Pop in, be cool, shoot pool
One of the longest-standing bars in Charlotte, this place may not be in its original building, but it’s doing the same thing it’s done since it opened in 1986. As with most dives, the outside is nothing special (it’s hard to tell if the place even has a single window), but the inside offers all of the usual distractions: a game of pool or darts and some cheap canned beer.
As local business leave Plaza Midwood, Thirsty Beaver stands defiantly
From each childhood relic to the Nelson, Cash, and Jennings tunes coming from the jukebox, once you get past its orange cinder block exterior and barred windows, you’ll immediately be entranced by all the character (and characters) inside. Aside from cold beer and a page-long bloody Mary list, you may be tempted to try a bottle of Johny Bootlegger's "Sing Sing Sour Grape," which co-owner Mark Wilson describes as a cross between grape Kool-Aid with Dimetapp (Mmm... tasty). And, its infamous pickleback shots are made with homemade juice from the bar’s personal “Pickle Lady.” Aside from all the old school country knick-knacks to take in, there’s also a legendary pair of bullhorns covered with bras.
New neighborhood, same great vibe
One wouldn’t just stumble into this bar; it’s the kind of place you’d seek out after a word of mouth recommendation. Well, it used to be. It moved a couple of years ago into the Eastway area, but that doesn't mean it changed a thing about it. The best way to describe it would be like describing an old Southern basement -- from the homey smell and NASCAR décor, to the ‘90s-style televisions and old fridge behind the bar (where the beer is kept). Some nights, it gets rowdy with a band in the back room; other nights you might be the only patron aside from the owner, who’s sitting on a nearby bar stool eating his supper while catching up with his daughter who’s manning the bar. PS: this is a cash-only establishment, but you'll be just fine with a $10 dollar bill.
A historic dive set in an old art studio
Aptly named, this bar is a second home to the people of NoDa, especially those who live for PBR and whiskey. On any drive-by, you're bound to see the same folks taking a smoke break on the front sidewalk. Inside, the walls are marred with graffiti and the general atmosphere is straight up rock and roll. Bonus points for the delicious, greasy food options like wings and fries. Also, it doesn't hurt that it neighbors one of the best live music venues in town.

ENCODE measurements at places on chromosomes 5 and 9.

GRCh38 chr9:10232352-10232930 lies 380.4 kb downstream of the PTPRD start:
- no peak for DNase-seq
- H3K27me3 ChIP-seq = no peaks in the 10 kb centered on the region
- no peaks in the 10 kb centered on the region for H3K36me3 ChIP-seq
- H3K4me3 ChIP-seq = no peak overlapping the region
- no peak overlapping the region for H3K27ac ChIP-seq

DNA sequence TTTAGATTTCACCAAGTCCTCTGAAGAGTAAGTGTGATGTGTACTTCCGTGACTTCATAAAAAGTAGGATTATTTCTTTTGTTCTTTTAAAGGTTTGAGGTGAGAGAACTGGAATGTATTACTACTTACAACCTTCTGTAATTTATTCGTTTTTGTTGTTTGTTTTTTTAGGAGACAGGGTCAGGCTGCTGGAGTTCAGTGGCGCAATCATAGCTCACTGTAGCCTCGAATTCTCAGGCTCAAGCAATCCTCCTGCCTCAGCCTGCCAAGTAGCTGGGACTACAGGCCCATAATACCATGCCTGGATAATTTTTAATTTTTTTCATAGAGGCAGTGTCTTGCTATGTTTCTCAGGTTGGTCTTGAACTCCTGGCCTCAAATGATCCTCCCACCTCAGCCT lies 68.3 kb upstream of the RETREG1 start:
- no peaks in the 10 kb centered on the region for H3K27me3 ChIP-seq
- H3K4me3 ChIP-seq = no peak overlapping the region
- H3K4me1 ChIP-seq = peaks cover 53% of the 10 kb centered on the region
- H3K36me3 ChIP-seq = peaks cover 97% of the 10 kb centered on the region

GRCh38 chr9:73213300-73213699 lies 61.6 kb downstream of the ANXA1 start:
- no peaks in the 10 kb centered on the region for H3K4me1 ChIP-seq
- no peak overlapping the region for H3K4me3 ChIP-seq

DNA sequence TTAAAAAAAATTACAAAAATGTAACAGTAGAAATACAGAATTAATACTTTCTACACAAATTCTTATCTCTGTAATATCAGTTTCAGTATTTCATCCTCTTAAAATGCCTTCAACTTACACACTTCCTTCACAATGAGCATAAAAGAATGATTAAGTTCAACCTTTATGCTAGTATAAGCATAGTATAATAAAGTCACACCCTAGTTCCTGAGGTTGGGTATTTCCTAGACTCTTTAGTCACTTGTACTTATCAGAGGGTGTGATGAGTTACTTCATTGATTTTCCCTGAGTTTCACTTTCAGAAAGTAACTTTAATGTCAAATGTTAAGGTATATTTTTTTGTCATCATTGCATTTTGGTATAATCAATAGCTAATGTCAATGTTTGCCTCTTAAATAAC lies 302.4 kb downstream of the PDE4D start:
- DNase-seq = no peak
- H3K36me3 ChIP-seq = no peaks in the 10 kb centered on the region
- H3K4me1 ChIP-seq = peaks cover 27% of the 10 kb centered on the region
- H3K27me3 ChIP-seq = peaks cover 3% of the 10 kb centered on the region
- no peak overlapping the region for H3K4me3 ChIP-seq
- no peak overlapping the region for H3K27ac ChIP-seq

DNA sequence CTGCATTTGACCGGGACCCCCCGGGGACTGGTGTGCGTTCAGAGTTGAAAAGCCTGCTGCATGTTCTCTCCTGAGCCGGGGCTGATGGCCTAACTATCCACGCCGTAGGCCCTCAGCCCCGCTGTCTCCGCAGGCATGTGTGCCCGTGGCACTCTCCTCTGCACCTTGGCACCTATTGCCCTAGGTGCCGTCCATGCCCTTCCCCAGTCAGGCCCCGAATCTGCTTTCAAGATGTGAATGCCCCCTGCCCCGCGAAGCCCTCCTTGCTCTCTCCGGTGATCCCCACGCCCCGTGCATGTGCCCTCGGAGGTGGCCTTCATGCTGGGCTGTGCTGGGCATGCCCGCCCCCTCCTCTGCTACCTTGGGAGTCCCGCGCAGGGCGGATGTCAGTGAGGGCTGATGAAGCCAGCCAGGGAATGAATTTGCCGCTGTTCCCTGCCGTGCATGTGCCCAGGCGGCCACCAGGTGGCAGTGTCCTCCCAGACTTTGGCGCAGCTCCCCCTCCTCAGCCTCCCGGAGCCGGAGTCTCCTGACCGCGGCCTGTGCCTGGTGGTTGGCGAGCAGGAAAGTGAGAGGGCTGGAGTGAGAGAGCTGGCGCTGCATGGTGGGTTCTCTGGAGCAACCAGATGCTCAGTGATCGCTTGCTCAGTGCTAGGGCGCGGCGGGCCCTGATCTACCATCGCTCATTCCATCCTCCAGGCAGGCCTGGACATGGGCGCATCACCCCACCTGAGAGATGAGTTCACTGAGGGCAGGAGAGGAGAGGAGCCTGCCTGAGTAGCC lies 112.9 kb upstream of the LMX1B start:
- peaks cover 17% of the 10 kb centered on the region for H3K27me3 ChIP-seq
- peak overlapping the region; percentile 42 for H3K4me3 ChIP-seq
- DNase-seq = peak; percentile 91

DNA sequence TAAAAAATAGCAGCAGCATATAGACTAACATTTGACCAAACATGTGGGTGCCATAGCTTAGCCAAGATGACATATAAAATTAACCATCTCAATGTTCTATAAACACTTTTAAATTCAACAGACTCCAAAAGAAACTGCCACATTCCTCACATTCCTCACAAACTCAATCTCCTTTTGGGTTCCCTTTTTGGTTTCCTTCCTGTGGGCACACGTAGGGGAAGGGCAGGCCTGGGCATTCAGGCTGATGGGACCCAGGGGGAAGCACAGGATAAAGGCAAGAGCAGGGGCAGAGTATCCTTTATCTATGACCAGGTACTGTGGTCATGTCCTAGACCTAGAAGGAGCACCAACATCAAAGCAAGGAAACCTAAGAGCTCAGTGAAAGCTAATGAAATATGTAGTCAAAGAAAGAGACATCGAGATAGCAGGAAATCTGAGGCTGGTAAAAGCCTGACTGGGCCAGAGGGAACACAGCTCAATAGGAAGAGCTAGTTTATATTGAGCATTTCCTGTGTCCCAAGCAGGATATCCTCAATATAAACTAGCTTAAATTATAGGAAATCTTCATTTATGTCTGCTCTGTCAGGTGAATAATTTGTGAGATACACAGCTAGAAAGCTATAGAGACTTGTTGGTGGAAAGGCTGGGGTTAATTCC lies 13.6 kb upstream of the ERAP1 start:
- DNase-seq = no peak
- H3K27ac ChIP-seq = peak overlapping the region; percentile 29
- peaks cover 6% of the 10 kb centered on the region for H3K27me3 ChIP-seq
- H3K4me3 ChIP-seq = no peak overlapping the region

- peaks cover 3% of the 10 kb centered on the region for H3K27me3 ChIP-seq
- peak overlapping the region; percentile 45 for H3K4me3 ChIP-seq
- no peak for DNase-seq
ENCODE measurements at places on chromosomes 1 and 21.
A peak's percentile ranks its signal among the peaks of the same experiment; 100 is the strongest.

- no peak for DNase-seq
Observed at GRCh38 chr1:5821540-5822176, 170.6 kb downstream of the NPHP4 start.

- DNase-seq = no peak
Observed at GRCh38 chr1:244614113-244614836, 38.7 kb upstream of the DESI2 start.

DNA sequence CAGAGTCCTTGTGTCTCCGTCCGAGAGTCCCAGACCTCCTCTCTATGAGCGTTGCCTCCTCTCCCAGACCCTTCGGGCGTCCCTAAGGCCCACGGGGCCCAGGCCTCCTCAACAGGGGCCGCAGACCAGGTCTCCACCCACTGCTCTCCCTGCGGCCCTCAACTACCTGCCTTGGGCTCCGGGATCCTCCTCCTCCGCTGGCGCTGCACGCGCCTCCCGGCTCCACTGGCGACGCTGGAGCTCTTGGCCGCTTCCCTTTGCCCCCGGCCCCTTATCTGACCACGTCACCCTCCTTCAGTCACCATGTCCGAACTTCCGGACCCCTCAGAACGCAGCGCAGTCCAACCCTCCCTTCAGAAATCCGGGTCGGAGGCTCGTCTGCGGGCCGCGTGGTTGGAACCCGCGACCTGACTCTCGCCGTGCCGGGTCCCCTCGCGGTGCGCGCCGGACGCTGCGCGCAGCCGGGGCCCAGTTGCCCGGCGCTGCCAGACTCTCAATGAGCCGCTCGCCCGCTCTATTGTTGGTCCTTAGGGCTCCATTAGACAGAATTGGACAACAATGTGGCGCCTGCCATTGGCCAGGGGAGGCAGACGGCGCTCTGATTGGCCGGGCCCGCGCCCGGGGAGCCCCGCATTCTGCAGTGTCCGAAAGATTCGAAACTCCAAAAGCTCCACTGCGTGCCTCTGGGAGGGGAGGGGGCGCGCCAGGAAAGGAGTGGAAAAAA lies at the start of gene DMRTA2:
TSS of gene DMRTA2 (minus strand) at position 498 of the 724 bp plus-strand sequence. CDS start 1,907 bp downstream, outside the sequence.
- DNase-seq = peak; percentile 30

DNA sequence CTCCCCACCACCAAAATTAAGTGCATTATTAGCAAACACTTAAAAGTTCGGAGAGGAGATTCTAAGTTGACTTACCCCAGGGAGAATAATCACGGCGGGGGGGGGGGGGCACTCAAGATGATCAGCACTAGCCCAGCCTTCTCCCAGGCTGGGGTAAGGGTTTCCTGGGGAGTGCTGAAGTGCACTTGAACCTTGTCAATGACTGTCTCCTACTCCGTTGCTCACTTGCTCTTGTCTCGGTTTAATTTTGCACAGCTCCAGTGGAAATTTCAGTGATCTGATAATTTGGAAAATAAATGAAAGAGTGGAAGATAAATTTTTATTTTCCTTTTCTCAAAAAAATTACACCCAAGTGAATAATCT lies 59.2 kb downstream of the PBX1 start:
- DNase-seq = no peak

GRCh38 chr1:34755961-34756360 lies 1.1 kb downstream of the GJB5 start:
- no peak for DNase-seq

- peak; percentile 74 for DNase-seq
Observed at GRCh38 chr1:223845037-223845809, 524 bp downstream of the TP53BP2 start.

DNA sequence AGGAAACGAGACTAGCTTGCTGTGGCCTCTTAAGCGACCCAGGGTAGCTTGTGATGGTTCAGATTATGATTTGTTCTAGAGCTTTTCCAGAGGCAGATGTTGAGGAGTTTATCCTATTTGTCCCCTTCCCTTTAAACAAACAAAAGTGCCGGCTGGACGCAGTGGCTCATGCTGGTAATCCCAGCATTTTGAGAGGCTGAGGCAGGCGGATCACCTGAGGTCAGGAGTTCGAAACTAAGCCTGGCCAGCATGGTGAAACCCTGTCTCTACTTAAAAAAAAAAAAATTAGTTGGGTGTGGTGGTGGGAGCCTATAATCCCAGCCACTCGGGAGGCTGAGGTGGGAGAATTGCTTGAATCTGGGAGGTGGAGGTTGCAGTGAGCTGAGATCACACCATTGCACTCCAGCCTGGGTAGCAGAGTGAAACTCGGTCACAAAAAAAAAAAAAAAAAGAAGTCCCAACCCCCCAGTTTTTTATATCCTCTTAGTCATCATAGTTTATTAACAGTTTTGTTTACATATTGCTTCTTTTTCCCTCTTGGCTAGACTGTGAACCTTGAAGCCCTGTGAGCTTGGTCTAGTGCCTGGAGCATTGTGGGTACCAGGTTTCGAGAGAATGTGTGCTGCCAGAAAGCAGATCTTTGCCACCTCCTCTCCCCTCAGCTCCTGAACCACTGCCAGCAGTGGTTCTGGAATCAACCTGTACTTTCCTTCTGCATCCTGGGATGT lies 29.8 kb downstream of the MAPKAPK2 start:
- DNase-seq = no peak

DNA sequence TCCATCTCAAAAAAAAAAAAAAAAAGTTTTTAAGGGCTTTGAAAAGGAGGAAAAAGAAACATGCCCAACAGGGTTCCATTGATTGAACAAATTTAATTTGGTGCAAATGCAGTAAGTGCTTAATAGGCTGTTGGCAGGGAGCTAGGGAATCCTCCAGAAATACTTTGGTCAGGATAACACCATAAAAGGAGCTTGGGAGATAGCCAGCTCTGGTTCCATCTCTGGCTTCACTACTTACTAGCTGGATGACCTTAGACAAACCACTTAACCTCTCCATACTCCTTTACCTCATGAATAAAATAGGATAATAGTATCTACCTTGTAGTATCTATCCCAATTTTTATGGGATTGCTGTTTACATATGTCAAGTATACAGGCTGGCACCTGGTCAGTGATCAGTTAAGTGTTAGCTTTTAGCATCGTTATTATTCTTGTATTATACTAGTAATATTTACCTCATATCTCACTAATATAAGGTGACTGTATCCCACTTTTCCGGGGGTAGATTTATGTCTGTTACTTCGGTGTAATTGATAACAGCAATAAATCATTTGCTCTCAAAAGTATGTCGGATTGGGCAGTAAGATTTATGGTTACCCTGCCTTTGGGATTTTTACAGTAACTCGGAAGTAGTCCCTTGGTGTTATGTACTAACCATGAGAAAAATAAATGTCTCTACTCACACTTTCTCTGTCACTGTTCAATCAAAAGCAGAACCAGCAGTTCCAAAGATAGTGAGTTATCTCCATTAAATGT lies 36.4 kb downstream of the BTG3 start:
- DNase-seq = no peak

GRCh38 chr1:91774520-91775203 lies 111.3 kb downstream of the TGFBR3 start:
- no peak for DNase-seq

Live music, pool, and $1 PBR
A hidden gem and institution, this is the kind of place Jimmy Buffett would approve of. It's oozing with character from interior to exterior but the beachy outdoor patio wins hands down. From the sanded ping pong area and covered television nook to the cozy fire pits and swinging chairs, it's easy to get lost here on any kind of afternoon. Good for you, the beer is cheap and the crowd is always down for a good time.
One of Charlotte's most friendly dive bars
For starters, this dive is no brodeo and actually has a good male to female ratio. Whether those gals are looking to meet eligible bachelors, that's another story. Aside from the friendly patrons, this place is incredible for several reasons: the enormous covered outdoor patio (which sometimes includes a pop-up taco stand), the rotating draft list chock full of over 20 craft beers (mostly local), and the super cool artsy-vibe. Also, did we mention you can bring your dog? Every night offers a different form of entertainment, from bingo and karaoke to yoga and live music. In true dive bar fashion, there's a cigarette vending machine up front as well as a few dartboards.
A welcoming place where "people go to talk"
Owner Warren Stiles knows a thing or two about what makes a bar tick. Hell, the dude managed Elizabeth Billiards for 20-something years prior to opening his own place. Though he thinks Midwood Country Club is almost “too fancy” to be dubbed a dive bar, most would say it fits the bill. The large, open concept space fosters weekly pool, poker, and dart leagues, and the long, welcoming bar has tasty craft beer on tap as well as fully stocked liquor shelves. When asked what makes a dive a dive, Stiles' reply was pretty simple: “Where people go to talk.”